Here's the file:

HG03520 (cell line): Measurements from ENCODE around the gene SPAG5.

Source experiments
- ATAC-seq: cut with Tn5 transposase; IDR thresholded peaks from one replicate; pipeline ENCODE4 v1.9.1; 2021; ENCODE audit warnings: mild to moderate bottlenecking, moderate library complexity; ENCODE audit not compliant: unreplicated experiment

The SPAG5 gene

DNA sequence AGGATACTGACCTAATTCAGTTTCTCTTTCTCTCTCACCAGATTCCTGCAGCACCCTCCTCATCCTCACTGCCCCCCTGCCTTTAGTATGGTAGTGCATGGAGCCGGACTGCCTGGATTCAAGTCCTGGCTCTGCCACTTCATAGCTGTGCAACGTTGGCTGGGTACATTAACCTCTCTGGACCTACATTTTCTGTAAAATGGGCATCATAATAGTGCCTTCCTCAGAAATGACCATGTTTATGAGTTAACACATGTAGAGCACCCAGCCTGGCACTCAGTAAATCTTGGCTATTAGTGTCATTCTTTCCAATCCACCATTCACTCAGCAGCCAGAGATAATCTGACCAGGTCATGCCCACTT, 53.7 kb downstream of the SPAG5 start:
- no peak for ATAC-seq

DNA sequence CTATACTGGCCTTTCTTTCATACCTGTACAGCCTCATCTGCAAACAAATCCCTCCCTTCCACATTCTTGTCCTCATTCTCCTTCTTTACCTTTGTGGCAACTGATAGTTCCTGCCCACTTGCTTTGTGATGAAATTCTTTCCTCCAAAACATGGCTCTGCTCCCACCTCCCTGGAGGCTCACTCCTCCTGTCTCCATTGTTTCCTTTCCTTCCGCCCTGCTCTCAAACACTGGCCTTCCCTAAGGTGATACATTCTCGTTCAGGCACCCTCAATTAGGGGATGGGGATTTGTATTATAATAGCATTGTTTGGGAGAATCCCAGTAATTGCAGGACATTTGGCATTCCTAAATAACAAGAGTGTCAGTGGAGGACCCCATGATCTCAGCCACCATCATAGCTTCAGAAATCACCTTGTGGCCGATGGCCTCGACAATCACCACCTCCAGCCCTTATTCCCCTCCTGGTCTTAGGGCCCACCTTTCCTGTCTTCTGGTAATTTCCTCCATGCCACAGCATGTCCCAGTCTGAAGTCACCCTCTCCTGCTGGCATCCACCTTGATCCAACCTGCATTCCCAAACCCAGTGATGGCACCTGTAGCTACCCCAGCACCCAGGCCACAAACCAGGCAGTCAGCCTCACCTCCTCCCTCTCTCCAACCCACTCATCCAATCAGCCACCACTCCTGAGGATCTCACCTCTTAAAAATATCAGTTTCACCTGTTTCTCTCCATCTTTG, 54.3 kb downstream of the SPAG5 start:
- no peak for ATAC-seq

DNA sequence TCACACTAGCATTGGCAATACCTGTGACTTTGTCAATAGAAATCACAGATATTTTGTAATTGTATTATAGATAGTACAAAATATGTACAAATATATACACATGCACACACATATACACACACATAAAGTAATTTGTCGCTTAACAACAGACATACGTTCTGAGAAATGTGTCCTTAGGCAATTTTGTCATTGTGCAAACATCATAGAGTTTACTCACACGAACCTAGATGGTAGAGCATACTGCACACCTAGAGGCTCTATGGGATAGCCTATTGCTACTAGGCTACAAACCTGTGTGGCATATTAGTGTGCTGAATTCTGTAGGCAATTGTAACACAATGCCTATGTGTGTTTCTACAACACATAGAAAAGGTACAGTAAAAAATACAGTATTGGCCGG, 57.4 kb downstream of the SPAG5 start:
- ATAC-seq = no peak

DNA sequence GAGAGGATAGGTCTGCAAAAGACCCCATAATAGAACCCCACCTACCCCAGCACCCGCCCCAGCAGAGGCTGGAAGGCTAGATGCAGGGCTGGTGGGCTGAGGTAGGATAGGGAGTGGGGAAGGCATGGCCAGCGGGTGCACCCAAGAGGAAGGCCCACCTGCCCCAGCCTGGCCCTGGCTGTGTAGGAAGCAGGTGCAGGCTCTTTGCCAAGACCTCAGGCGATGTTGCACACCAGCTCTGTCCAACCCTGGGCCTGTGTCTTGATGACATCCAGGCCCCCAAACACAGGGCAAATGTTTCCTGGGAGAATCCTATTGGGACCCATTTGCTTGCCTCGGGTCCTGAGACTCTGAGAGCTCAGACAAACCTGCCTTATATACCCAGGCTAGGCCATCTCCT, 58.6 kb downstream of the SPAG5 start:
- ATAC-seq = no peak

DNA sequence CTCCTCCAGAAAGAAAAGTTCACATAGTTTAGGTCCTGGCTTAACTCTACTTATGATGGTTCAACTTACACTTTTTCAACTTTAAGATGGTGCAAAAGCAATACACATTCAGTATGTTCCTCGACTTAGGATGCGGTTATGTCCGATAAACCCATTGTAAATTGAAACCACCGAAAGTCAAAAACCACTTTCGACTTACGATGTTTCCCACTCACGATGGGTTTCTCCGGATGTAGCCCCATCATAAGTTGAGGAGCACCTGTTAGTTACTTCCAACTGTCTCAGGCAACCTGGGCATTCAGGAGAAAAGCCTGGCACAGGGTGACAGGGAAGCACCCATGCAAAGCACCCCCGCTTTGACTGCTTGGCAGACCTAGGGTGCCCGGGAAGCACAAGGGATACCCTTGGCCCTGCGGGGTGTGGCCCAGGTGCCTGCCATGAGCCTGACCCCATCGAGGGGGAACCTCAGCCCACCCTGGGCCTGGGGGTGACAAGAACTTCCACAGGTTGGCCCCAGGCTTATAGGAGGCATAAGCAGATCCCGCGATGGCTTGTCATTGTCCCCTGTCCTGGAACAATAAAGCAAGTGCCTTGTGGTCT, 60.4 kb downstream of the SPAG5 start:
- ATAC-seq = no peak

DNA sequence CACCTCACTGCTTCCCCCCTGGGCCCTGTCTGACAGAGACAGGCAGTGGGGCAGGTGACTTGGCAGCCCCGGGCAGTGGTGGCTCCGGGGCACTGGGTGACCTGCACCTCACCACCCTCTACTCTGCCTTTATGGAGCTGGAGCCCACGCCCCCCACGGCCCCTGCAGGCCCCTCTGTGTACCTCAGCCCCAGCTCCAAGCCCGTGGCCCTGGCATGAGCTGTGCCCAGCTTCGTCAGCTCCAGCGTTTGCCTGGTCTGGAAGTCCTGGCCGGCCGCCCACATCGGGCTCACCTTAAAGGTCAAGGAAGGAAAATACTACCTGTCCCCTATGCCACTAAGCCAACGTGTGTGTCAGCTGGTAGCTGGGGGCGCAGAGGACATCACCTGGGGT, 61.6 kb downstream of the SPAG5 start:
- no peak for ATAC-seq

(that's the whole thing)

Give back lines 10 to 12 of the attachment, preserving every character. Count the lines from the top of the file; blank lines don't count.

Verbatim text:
- ATAC-seq = no peak

DNA sequence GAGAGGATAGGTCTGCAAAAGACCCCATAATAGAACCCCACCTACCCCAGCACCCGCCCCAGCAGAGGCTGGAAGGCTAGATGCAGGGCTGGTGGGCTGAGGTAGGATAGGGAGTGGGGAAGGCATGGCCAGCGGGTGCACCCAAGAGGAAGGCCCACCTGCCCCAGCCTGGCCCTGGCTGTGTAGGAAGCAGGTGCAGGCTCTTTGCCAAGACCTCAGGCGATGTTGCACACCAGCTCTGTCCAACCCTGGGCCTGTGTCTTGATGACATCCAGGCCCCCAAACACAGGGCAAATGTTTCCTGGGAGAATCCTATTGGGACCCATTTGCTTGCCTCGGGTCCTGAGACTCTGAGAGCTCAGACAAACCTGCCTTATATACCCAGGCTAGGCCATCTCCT, 58.6 kb downstream of the SPAG5 start:
- ATAC-seq = no peak